Since mail order brides are a popular staple for historical fiction, I brainstormed for a different twist. First of all, I wanted to write a Christmas story. I’m not sure what sparked my interest in mining towns, except that few headed to the mine fields with women. What if the gold had petered out, and they’re looking for a way to change from camp to a town? And what if I had 12 grooms looking for brides, like the 12 days of Christmas?
So I researched gold strikes, looking for a strike around the right time (1870s) and place that I would feel comfortable writing: the Black Hills Gold Rush from the 1870s, spanning South Dakota and Wyoming. I created a fictional town, Angel Vale, in Crook County, Wyoming. So I had my setting and my heroes.
For my heroines, I turned to the Bible for inspiration. Jake (my hero, and the man who helped bring the brides to Wyoming) promised his father that he would seek a wife from his mother’s home town, Merville, Maine. I deliberately echoed the biblical reference of Abraham sending Eliezer to find a bride for Isaac by using names of the patriarchs for my couple—Jake and Becky. Just as Jake helped send for the brides, Becky helped the women decide to answer their request.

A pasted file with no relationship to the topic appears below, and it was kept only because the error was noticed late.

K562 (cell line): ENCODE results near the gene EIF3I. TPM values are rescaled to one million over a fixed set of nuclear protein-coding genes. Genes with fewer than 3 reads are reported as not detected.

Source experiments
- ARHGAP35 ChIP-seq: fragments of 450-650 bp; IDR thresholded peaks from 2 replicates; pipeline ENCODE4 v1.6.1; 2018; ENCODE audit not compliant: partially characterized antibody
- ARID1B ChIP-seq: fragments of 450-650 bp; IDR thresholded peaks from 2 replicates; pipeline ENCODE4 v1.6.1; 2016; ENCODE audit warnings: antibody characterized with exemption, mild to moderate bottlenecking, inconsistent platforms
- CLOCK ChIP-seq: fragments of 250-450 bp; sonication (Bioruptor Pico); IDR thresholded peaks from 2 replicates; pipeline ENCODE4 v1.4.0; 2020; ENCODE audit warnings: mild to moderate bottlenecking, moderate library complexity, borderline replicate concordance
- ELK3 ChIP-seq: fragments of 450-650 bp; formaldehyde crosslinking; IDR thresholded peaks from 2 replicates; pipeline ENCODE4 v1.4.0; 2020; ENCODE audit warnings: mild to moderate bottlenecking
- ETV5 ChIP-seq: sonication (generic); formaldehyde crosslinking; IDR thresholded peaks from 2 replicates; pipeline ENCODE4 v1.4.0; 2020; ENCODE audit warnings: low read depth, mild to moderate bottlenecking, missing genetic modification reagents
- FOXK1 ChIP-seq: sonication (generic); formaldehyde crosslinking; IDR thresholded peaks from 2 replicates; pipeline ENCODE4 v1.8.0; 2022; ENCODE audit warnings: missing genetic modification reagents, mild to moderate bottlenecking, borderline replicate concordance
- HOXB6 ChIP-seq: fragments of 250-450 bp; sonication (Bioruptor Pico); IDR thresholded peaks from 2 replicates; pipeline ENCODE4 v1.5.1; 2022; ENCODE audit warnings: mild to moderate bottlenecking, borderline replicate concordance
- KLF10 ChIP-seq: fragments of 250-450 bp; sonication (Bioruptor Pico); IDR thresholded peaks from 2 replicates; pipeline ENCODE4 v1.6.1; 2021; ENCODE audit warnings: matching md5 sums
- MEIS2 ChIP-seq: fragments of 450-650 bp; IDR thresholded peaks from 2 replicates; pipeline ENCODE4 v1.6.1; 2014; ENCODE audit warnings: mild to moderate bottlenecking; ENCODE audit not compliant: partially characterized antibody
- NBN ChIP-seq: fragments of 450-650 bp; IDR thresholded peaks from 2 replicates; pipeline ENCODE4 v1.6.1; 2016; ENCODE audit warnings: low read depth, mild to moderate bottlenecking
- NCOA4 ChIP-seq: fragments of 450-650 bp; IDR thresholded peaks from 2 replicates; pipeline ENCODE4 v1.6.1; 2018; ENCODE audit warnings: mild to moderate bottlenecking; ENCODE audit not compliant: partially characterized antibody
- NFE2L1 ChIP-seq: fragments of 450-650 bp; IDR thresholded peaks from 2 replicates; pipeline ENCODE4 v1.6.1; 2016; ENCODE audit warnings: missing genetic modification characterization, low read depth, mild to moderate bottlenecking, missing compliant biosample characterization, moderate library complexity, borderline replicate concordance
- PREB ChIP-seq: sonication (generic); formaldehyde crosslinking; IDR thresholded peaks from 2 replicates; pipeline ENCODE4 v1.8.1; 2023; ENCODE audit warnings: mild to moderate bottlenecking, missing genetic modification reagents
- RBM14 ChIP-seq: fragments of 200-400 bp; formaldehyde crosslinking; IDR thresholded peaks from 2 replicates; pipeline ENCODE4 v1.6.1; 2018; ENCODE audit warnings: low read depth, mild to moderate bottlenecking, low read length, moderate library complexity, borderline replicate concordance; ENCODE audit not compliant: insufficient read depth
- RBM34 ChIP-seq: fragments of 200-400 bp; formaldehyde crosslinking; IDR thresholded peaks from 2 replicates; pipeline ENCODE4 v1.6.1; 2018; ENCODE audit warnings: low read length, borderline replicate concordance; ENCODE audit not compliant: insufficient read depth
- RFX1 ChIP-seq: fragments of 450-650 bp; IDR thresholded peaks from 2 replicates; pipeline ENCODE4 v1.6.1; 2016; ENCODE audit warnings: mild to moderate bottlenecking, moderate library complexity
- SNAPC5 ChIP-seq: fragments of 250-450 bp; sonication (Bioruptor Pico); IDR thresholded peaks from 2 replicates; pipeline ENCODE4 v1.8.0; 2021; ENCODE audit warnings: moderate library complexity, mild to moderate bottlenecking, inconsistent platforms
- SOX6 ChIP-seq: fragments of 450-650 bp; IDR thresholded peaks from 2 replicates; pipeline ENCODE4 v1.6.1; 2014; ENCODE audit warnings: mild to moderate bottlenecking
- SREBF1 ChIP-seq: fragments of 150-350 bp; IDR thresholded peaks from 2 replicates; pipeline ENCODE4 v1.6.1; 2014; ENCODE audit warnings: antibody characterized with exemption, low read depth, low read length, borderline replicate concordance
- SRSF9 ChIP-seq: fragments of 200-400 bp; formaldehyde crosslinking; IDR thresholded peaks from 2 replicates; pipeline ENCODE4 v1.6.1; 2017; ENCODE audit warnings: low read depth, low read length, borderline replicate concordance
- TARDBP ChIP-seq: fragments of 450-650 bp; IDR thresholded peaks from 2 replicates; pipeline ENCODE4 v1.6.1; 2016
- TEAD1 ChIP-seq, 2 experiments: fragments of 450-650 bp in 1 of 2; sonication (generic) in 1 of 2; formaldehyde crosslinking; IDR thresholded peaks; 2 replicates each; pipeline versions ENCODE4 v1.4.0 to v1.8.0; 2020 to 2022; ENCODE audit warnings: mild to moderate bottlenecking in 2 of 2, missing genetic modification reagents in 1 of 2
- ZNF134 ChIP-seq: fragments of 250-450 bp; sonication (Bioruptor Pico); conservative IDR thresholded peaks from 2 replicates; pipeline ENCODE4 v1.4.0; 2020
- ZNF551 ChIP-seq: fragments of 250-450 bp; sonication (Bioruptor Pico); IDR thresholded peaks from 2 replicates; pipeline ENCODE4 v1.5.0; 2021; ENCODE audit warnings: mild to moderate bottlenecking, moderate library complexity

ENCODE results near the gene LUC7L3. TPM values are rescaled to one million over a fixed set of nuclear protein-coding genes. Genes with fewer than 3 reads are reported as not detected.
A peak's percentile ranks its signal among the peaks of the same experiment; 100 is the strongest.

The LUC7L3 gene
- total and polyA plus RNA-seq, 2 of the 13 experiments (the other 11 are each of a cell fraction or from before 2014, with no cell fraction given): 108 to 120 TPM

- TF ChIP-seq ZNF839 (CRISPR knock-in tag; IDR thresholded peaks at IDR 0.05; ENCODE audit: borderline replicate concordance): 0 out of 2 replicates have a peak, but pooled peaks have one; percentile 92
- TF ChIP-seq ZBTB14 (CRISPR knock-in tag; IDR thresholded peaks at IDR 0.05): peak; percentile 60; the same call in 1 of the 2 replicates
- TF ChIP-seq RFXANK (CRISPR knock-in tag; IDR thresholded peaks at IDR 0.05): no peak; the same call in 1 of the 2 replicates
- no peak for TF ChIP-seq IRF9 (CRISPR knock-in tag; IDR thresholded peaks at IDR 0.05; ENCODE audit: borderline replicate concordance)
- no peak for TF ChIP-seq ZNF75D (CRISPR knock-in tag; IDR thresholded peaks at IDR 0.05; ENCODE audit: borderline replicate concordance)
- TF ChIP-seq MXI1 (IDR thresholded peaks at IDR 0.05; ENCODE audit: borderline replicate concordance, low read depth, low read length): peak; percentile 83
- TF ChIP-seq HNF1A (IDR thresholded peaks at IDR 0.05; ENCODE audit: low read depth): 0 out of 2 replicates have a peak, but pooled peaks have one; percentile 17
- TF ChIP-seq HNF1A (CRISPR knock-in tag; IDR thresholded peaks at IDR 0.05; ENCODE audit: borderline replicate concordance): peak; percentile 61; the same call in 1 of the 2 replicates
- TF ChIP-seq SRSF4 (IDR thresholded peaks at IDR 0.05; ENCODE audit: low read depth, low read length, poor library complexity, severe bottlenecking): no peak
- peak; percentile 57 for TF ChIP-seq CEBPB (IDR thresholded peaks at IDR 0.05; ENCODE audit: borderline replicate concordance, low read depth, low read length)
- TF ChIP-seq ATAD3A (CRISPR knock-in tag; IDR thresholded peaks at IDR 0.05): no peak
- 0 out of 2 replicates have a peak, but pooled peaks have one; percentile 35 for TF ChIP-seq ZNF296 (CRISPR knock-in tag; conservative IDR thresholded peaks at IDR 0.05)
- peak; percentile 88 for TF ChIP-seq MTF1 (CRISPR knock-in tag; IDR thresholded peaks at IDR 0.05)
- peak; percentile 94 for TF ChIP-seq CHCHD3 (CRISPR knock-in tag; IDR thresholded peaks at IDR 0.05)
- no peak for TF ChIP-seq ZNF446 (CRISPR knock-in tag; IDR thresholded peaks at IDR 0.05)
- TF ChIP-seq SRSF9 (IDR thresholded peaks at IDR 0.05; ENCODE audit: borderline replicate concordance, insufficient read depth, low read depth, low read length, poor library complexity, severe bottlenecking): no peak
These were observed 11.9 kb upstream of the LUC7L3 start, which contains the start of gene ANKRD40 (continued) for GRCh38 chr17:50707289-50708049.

My novella, Jacob’s Christmas Dream, began as a lengthy novel about 12 mail order brides. I soon realized each couple deserved their own story, and formed a group of authors: Susan Page Davis, Cynthia Hickey, Brandi Boddie, Jennifer AlLee, Teresa Ives Sowell.
One last thought: In the initial stages of planning, I had to choose forty-eight names: first and last names for twelve couples. To avoid confusion, I used almost every letter of the alphabet to give each person a unique first initial. I didn’t completely succeed, but we have a variety of names for certain!
Best-selling author Darlene Franklin’s greatest claim to fame is that she writes full-time from a nursing home. She lives in Oklahoma near her son’s family. Her interests include playing the piano and singing, books, good fellowship, and reality TV. Her historical fiction ranges from the Revolutionary War to World War II. For a chance to win a free copy of Jacob’s Christmas Dream, click here: https://www.facebook.com/events/1156156441067022/. One out of every seven entries will win a copy.